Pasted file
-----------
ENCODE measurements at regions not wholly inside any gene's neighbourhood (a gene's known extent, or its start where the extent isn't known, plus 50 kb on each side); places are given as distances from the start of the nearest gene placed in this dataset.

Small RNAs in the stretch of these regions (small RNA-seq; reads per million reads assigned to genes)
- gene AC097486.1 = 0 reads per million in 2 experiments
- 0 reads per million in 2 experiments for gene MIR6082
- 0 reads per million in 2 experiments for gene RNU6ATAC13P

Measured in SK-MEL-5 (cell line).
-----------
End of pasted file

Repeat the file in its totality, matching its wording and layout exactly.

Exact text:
ENCODE measurements at regions not wholly inside any gene's neighbourhood (a gene's known extent, or its start where the extent isn't known, plus 50 kb on each side); places are given as distances from the start of the nearest gene placed in this dataset.

Small RNAs in the stretch of these regions (small RNA-seq; reads per million reads assigned to genes)
- gene AC097486.1 = 0 reads per million in 2 experiments
- 0 reads per million in 2 experiments for gene MIR6082
- 0 reads per million in 2 experiments for gene RNU6ATAC13P

Measured in SK-MEL-5 (cell line).